תלמוד בבלי כתובות סז ב
נוח לו לאדם שימסור עצמו לכבשן האש ואל ילבין פני חבירו ברבים
It is better for a person to jump into a fiery furnace,
rather than embarrass his friend in public
As a child, I blushed easily. This did not rise to the level of an illness (I think) but I was most certainly aware of of how easily I blushed, and so were some of my high school teachers, who would only need to call my name and my face would turn red. (I now know this is not that uncommon. The easy blushing that is. Actually, nor is the cruelty of teachers, now I come to think of it.) Darwin called blushing "the most peculiar and the most human of all expressions." It occurs when the face, ears, neck and upper chest redden on darken in response to perceived social scrutiny or evaluation.
When Do We Blush?
There appear to be four social triggers that result in blushing: a) a threat to public identity; 2) praise or public attention 3) scrutiny, and oddly enough, 4) accusations of blushing. This last trigger is especially fascinating: just telling a person that they are blushing - even when they are not - can trigger a blush.
Blushing is not only triggered by certain social situations; it also triggers other responses in those who blush. The most commonly associated behaviors are averting the gaze and smiling. Although gaze aversion is a universal feature of embarrassment, its frequency differs across cultures: in the United kingdom 41% report averting their eyes when they are embarrassed, whereas only 8% of Italians report doing so. Smiling is also a common response. Up to a third of those who are embarrassed display a "nervous" or "silly grin."
Why Do We Blush?
It is unclear why humans blush. Of course, we blush when we are embarrassed, but why should this physiological response occur? The blood vessels in the face (and the other areas that blush) seem to differ structurally from other vessels, and so respond in a unique way. But just how they do so, and why, remains a physiological mystery. Here's the surgeon Atul Gawande's explanation, from the pages of The New Yorker.
Why we have such a reflex is perplexing. One theory is that the blush exists to show embarrassment, just as the smile exists to show happiness. This would explain why the reaction appears only in the visible regions of the body (the face, the neck, and the upper chest). But then why do dark-skinned people blush? Surveys find that nearly everyone blushes, regardless of skin color, despite the fact that in many people it is nearly invisible. And you don’t need to turn red in order for people to recognize that you’re embarrassed. Studies show that people detect embarrassment before you blush. Apparently, blushing takes between fifteen and twenty seconds to reach its peak, yet most people need less than five seconds to recognize that someone is embarrassed—they pick it up from the almost immediate shift in gaze, usually down and to the left, or from the sheepish, self-conscious grin that follows a half second to a second later. So there’s reason to doubt that the purpose of blushing is entirely expressive.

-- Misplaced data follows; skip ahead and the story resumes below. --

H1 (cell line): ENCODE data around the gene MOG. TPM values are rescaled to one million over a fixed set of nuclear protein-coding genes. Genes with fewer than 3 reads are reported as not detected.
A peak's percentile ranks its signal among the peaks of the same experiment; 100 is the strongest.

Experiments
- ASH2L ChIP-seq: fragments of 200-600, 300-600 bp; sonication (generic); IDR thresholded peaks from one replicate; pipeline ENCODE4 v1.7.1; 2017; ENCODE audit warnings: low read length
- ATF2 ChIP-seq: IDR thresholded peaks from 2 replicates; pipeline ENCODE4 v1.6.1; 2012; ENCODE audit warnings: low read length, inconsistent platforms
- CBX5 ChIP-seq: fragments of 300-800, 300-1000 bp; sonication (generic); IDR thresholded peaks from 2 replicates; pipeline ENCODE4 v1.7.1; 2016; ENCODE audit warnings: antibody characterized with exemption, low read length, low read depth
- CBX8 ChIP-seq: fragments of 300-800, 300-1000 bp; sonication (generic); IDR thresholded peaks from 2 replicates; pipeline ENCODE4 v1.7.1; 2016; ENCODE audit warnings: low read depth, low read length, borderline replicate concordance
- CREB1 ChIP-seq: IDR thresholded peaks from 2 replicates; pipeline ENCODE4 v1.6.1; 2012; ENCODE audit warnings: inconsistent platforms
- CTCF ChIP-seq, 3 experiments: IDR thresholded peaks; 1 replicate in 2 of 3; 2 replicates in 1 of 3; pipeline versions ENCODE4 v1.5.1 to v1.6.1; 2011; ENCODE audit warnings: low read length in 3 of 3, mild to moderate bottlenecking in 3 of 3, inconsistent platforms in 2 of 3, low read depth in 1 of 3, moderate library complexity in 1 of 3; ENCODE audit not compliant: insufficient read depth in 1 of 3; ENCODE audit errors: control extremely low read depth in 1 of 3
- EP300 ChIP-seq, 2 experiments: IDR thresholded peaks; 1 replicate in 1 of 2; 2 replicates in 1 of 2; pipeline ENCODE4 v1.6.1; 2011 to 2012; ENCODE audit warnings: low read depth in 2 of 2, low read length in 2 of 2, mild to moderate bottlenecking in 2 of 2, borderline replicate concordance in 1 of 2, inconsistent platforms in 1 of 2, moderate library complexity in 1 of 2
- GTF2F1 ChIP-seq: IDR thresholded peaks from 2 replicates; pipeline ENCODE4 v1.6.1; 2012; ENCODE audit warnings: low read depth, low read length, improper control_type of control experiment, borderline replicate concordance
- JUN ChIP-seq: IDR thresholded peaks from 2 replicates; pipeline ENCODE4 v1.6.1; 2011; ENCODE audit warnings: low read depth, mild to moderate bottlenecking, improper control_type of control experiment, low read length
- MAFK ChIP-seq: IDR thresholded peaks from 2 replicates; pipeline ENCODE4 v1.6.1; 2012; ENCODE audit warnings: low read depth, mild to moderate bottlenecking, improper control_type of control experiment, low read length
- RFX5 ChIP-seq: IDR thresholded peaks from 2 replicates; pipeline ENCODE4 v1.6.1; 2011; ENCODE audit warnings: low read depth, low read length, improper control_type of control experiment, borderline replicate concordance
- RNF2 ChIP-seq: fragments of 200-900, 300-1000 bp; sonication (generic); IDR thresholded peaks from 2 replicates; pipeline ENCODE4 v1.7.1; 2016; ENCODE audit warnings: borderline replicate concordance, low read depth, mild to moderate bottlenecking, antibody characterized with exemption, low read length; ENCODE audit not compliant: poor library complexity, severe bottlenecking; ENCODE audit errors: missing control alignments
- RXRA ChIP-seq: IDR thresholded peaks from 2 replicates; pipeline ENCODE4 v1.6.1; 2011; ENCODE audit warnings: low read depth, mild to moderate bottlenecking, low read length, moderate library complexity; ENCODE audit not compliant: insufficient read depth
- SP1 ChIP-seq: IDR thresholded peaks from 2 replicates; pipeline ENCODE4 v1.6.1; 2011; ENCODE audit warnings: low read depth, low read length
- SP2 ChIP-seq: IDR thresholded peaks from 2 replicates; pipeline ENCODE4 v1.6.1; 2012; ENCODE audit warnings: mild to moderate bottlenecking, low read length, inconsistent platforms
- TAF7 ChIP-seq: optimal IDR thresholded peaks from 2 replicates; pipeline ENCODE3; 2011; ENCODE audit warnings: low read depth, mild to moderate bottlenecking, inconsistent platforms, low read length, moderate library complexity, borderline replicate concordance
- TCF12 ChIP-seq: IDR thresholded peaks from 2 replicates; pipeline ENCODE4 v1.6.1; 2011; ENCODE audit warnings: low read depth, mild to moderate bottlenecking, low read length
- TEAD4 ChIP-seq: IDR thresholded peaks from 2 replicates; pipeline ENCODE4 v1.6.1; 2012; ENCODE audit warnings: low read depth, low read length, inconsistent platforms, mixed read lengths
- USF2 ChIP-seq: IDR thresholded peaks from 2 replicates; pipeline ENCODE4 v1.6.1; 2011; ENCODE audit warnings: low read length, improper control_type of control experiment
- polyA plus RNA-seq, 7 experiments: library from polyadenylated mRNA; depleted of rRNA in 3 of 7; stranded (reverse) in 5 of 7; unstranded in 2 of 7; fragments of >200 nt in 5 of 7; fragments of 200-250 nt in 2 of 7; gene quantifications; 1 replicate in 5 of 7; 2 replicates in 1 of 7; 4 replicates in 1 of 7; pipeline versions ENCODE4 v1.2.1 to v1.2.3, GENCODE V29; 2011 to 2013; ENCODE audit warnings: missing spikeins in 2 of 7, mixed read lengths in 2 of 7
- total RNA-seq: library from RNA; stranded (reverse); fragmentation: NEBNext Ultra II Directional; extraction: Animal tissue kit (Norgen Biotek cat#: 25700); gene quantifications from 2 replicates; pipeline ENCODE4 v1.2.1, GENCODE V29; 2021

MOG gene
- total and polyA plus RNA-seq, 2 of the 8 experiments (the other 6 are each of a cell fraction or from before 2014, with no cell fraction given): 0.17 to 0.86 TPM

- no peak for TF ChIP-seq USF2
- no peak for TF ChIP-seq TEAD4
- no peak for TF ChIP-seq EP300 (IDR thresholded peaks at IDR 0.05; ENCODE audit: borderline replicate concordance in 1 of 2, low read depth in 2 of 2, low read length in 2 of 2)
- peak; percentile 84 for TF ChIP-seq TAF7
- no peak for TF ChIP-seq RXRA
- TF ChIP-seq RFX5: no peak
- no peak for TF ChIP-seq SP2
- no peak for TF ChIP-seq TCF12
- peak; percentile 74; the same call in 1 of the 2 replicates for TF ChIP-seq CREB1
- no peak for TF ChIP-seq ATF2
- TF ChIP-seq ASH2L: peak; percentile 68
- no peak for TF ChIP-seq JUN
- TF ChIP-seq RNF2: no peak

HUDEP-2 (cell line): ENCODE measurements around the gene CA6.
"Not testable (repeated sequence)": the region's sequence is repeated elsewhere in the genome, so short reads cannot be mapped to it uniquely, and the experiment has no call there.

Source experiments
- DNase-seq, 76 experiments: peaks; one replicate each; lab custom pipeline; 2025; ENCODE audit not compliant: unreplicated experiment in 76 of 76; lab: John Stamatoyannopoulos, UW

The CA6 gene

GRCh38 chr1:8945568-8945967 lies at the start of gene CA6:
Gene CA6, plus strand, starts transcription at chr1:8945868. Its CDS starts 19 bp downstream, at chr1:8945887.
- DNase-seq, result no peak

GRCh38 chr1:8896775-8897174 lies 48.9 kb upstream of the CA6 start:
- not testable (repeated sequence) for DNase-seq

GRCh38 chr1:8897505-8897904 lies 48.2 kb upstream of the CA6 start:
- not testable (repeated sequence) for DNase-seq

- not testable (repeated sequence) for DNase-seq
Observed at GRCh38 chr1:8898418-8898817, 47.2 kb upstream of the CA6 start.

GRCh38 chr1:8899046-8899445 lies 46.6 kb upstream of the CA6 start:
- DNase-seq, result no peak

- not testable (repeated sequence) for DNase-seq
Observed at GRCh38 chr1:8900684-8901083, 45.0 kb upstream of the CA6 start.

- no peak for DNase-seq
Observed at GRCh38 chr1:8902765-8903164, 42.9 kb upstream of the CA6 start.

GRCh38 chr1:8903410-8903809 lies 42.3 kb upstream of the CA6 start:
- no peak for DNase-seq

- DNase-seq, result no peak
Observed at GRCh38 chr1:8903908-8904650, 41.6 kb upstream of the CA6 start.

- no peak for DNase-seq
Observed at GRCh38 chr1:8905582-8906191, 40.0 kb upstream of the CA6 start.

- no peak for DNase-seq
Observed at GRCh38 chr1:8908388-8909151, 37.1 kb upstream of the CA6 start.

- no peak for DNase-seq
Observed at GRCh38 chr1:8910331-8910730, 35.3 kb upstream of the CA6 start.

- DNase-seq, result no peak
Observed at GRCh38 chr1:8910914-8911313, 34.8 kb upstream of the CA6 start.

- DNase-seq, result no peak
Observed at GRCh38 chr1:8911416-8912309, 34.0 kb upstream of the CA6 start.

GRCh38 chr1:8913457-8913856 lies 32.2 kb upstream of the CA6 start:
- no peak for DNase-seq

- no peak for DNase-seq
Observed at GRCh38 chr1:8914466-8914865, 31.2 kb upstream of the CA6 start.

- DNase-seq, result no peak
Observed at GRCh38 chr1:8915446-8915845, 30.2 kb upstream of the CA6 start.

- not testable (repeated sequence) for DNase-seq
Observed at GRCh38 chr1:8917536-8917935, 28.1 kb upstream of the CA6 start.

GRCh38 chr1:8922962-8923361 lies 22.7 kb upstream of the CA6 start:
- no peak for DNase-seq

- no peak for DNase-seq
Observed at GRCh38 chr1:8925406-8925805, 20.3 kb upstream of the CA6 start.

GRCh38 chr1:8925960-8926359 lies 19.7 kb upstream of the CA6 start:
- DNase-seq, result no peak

There is, however, an alternative view held by a growing number of scientists. The effect of intensifying embarrassment may not be incidental; perhaps that is what blushing is for. The notion isn’t as absurd as it sounds. People may hate being embarrassed and strive not to show it when they are, but embarrassment serves an important good. For, unlike sadness or anger or even love, it is fundamentally a moral emotion. Arising from sensitivity to what others think, embarrassment provides painful notice that one has crossed certain bounds while at the same time providing others with a kind of apology. It keeps us in good standing in the world. And if blushing serves to heighten such sensitivity this may be to one’s ultimate advantage.
Blushing and Crossing Boundaries
So blushing may confer an advantage. It keeps us in good social standing, insuring that we do not step outside of the bounds of accepted behavior. This notion is supported by some recent work (published more than a decade after Gawande's 2001 article) that supports this notion of blushing having a social utility. Those who blush frequently showed a positive association between blushing and shame. These frequent blushers generally behaved less dominantly and more submissively. Writing in the journal Emotion in 2011 (yes, that really is the name of this academic journal), three Dutch psychologists demonstrated that blushing after a social transgression serves a remedial function. In their (highly experimental lab) work on human volunteers, blushers were judged more positively and were perceived as more trustworthy than their non-blushing counterparts.
Still, helpful as it may be to regain the trust of others, social embarrassment can come at a huge cost - including the suicide of those who have been embarrassed. In the Talmud, embarrassing another person is called הלבנת פני חבר - literally translated as "making the face of another turn white." This is of course quite the opposite of what actually occurs when a person blushes, and seems to suggest another, deeper level of embarrassment, (though it's not something discussed in the scientific literature). According to the Talmud, the person is so embarrassed that the blood drains from his face, causing him to turn pale. This raises an interesting question: if blushing serves an important social function - reminding a person that he has violated rules which should be held sacred - why does the Talmud tell us to to avoid causing embarrassment? haven't they been caught in the act of violating our rules? Discuss this over the upcoming two-days of יום–טוב (or שבת–יום טוב) and let me know what you think.